Feedly dominating the post-Reader world, and other web-publishing insights from Parse.ly

Gigaom

Parse.ly, the web-publishing analytics startup that launched in early 2012, has released the first edition of what’s expected to be a monthly look into the top sources driving traffic to publishers’ sites. The first edition of the Authority Report, as Parse.ly has dubbed it, covers July 2013 and shows — among other insights — Feedly crushing other RSS readers in the first month sans Google Reader.

Parse.ly also announced on Monday that it has raised a $5 million Series A venture capital round. Grotech Ventures led the round with participation from Blumberg Capital, ff Venture Capital, and FundersClub. I happen to think the report is the interesting part, but the fact that Parse.ly is able to raise money — and to do it so late after launching — underscores the value of its data. Its customer base isn’t indicative of the entirety of the web, but it does generate a whole lot of page views across a whole lot of coverage areas.

Parse.ly draws its report data from a veritable who’s who list of web-publisher customers that includes Atlantic Media, Ars Technica, Mashable, Meredith Publishing, Spin Media, Talking Points Memo, The Next Web and Reuters, among others. When I first spoke with Parse.ly CEO Sachin Kamdar in February 2012, the company was processing about 700 million page views per month for its users; today that number is up to 5 billion page views a month across about 160 million unique readers (a somewhat conservative estimate, Kamdar said in a call this morning). Its revenue has also grown 500 percent in the past year.

A screenshot of how Parse.ly breaks down traffic by topics.

Here are some of the things its report shows:

  • Feedly is crushing everyone else trying to filling the gaping void left after Google killed its Reader product. It’s also becoming a signficant driver of traffic overall, ranking No. 14 in Parse.ly’s top 30 list and producing more than 7 million page views.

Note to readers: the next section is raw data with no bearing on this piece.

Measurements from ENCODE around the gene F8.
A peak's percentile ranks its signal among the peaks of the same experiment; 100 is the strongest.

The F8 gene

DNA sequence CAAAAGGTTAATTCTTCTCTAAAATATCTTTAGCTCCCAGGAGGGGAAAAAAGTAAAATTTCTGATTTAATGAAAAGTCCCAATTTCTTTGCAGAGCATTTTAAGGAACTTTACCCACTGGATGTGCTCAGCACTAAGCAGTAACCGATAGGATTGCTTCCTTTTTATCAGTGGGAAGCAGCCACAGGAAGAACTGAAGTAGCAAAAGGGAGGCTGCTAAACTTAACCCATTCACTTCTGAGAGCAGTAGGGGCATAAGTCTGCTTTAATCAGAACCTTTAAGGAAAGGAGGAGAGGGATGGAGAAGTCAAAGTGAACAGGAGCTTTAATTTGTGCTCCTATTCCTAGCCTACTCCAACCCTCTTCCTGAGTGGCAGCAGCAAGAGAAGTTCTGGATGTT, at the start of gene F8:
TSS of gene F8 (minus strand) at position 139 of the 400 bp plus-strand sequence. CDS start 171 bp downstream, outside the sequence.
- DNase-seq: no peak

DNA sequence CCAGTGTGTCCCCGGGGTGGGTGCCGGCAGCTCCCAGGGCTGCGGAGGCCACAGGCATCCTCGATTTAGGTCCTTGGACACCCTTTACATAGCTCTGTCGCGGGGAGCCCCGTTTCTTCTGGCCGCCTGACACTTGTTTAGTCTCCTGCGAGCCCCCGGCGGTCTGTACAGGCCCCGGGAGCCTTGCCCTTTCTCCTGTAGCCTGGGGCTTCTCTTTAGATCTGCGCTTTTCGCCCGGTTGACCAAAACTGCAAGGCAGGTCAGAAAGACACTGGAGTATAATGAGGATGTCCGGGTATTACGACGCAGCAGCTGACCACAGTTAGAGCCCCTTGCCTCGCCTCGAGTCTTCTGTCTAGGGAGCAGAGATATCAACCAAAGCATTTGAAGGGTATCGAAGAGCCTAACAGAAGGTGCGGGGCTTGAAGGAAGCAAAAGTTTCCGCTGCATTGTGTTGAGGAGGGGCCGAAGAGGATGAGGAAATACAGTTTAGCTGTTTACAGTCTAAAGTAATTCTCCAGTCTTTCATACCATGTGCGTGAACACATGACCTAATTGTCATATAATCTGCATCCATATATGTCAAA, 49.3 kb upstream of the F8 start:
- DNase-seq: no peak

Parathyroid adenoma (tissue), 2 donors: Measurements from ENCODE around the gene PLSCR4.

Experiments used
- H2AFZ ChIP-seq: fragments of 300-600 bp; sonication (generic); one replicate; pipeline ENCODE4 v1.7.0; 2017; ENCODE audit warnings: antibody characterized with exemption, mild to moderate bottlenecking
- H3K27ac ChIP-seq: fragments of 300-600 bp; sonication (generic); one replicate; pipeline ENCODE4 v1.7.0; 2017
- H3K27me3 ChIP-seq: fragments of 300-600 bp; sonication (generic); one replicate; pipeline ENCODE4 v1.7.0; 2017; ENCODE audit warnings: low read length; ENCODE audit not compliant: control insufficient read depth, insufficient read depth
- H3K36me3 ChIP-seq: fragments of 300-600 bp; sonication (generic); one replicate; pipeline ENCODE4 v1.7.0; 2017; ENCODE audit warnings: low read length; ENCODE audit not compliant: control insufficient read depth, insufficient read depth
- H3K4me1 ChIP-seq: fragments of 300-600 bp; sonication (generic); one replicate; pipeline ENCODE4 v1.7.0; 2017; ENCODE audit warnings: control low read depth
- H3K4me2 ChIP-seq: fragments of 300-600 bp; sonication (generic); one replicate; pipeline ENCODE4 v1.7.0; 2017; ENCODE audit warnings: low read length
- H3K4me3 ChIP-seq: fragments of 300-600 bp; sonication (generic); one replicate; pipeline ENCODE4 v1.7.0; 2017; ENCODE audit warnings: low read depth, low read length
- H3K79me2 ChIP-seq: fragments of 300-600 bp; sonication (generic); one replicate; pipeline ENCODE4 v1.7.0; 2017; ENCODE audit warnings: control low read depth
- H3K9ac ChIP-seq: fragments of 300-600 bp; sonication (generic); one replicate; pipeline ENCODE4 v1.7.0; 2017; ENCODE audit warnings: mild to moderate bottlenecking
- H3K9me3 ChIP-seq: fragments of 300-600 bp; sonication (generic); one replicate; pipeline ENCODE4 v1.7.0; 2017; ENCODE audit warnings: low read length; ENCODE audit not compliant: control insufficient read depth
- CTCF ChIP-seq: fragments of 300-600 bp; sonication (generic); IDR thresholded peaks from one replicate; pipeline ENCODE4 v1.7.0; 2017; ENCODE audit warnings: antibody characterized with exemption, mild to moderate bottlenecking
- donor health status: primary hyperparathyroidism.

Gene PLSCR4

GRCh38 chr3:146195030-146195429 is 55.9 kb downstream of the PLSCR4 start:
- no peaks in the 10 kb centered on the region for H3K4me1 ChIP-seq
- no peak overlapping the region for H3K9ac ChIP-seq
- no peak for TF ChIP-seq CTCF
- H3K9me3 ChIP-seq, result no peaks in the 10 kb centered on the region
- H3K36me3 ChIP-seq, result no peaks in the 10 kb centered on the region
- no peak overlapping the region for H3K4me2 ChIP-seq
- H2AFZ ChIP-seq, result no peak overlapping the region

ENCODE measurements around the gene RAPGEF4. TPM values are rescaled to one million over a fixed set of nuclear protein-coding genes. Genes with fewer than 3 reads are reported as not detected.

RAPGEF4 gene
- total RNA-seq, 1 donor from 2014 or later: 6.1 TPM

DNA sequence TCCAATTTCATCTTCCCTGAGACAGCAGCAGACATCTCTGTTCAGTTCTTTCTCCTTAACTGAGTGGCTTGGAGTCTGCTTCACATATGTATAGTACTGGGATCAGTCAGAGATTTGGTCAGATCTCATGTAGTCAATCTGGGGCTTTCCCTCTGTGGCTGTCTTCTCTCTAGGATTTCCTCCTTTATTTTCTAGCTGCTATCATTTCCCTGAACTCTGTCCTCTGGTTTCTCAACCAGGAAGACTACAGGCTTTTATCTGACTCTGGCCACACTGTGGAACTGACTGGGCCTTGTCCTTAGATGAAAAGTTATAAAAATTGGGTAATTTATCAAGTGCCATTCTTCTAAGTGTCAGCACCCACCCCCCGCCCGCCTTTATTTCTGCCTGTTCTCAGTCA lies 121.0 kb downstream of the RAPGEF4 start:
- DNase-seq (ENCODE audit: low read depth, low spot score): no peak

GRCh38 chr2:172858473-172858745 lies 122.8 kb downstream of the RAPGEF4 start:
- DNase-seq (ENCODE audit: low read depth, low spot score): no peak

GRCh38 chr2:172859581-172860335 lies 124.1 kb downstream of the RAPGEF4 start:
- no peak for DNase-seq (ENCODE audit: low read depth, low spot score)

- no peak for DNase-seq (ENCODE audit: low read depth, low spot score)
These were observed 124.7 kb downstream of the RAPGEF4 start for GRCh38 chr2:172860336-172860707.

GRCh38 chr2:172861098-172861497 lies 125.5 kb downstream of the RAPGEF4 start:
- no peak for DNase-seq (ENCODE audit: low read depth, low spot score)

• News sites drive a lot of traffic to other news sites. Parse.ly actually breaks its rankings down into “Parse.ly sites” and other “news sites,” but notes the two combined for nearly 60 million page views last month and, combined, would be the third largest source of traffic.
  • Google was No. 1 with some off-the-chart number (more than 300 million views), while Facebook was No. 2. with just more than 73 million views.
  • Outbrain’s content-recommendation service was responsible for more than 50 million page views, while MSN and the Drudge Report (at about 16 million and 14 million views, respectively) were both responsible for more traffic than Reddit and Digg combined.

Kamdar said Parse.ly is planning to do some deeper dives into the various segments of traffic (e.g., aggregators) for further reports, and also hopes its reports spur some demand for custom reports by its customers interested in how their traffic stacks up against the competition. “There are so many ways you could squeeze this data to glean insights,” he said, “that internally we haven’t even thought of them all.”

One interesting footnote for the infrastructure geeks out there is that Parse.ly’s rapid growth means it’s no longer a cloud-only operation. The company’s Dash service used to run entirely on Amazon Web Services, but AWS now handles only minimal workload. Parse.ly hosts its metadata analysis with Rackspace, and hosts its customer-facing analytics tools on its own servers that are “jacked up” with memory to provide a fast user experience.




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